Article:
Many companies even go so far as to explicitly tell you on their websites that they will never ask you for your login credentials. Take that advice and assume it’s true for EVERY company that you do business with, regularly or infrequently.
If you are unsure whether a request seems legitimate, tell them that you’re not comfortable giving out that information over a received phone call, and tell them that you will call them back at the phone number on their website. If the person on the other end of the line presses you to give the information anyway, you know for sure that it’s a scam.
3. Create secure passwords.
We’ve all gotten those letters - our information was part of a leak. Someone left a laptop somewhere, a website was hacked, or some other nefarious activity resulted in your information being compromised.
It’s not fun, but it’s the reality for many millions of people every year. Essentially, it’s collateral damage for doing business (or being a customer of a company that does business) online.
One of the biggest reasons hackers and other cybersecurity criminals like to steal logins is that many people use the same logins on multiple websites. That means sometimes a breach can happen on a seemingly innocuous website – think a recipe site or a small online shop. But, these cybercriminals will then try those logins on bank and other more important sites, knowing that many people reuse their logins so that it’s easy to remember them.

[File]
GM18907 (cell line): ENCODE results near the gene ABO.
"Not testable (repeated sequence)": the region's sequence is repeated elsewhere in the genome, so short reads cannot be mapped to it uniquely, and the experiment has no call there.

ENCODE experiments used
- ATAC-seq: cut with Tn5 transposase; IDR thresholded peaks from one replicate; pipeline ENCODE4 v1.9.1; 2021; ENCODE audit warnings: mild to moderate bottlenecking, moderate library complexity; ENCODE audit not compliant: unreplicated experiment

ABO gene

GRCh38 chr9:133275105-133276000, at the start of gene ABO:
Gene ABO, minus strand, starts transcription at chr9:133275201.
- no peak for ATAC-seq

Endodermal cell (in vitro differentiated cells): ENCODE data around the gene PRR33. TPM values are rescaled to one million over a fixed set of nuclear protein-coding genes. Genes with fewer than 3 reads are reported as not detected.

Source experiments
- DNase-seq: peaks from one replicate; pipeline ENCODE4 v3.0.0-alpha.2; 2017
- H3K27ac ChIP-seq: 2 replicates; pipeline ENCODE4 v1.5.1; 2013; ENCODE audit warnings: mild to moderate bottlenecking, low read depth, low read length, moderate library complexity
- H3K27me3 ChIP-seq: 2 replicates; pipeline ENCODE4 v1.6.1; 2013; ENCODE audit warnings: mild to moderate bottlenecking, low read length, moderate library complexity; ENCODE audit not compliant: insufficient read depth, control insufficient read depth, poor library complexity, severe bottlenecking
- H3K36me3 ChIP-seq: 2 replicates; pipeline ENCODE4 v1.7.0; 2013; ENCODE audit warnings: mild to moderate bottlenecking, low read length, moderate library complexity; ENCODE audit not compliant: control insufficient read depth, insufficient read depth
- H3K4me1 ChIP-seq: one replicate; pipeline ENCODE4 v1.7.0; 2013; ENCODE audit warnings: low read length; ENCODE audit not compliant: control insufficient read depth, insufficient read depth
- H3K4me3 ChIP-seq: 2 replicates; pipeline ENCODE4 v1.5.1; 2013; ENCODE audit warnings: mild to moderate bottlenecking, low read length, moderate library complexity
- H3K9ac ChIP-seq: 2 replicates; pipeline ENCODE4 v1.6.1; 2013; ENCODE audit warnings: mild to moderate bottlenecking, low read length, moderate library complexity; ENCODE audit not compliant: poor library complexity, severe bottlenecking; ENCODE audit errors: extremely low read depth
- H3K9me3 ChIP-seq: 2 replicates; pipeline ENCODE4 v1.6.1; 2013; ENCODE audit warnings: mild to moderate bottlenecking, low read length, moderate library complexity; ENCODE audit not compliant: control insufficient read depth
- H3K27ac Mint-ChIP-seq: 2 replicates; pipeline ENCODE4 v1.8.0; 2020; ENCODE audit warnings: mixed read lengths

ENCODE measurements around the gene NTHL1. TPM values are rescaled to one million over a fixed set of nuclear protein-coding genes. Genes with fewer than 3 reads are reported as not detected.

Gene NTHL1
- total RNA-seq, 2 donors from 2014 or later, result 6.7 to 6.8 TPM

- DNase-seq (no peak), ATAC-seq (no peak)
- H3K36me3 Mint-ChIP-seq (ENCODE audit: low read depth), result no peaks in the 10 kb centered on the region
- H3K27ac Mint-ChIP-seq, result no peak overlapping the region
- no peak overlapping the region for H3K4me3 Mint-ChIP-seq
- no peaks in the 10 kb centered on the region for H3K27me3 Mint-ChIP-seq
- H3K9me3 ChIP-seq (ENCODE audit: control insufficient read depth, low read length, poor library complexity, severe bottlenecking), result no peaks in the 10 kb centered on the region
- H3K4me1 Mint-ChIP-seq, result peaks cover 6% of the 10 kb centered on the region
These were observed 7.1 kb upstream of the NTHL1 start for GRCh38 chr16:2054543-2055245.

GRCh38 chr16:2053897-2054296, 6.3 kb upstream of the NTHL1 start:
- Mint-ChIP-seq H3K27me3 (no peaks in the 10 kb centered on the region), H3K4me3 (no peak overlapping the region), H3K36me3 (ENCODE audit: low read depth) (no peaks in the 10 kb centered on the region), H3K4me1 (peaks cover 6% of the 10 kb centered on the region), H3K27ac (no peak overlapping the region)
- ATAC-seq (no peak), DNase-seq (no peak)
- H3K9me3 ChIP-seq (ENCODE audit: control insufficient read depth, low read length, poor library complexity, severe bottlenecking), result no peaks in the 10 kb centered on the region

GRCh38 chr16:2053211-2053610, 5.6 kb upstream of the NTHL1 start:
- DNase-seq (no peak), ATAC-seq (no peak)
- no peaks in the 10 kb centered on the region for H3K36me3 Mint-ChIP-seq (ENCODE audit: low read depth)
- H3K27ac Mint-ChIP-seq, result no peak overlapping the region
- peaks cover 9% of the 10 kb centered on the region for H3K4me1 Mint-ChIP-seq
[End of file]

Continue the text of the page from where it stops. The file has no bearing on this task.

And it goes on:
That’s why it’s so important to create unique passwords for every website you log into on your computer or phone. And it’s also important to make those passwords as strong as possible, as cybercriminals have simple tools that can try out hundreds of thousands of popular password combinations in a literal second.
What does a secure password look like?
> Long – at least 8 characters each, but preferably more
> Have a mix of lowercase and uppercase letters
> Include numbers and punctuation (some sites won’t allow punctuation, but mix in as much as you can)
> Difficult to read, as in they don’t include words, names, or any other personally identifiable information
If you use an iPhone, the Safari browser will automatically recommend strong, randomly-generated passwords for you to use on sites requiring a login (and they will save those passwords in your browser). If you are concerned about remembering or saving your passwords, this can be an excellent way to keep your passwords secure and within reach.
You deserve a worry-free retirement.
Cybersecurity is just one of the stressors that can be top of mind for older adults. Here at Winnwood Retirement Community, we help remove many of the stressors that plague seniors in their retirement years, while adding many activities and amenities that add immense value. To learn more about life in our community for seniors, contact us today.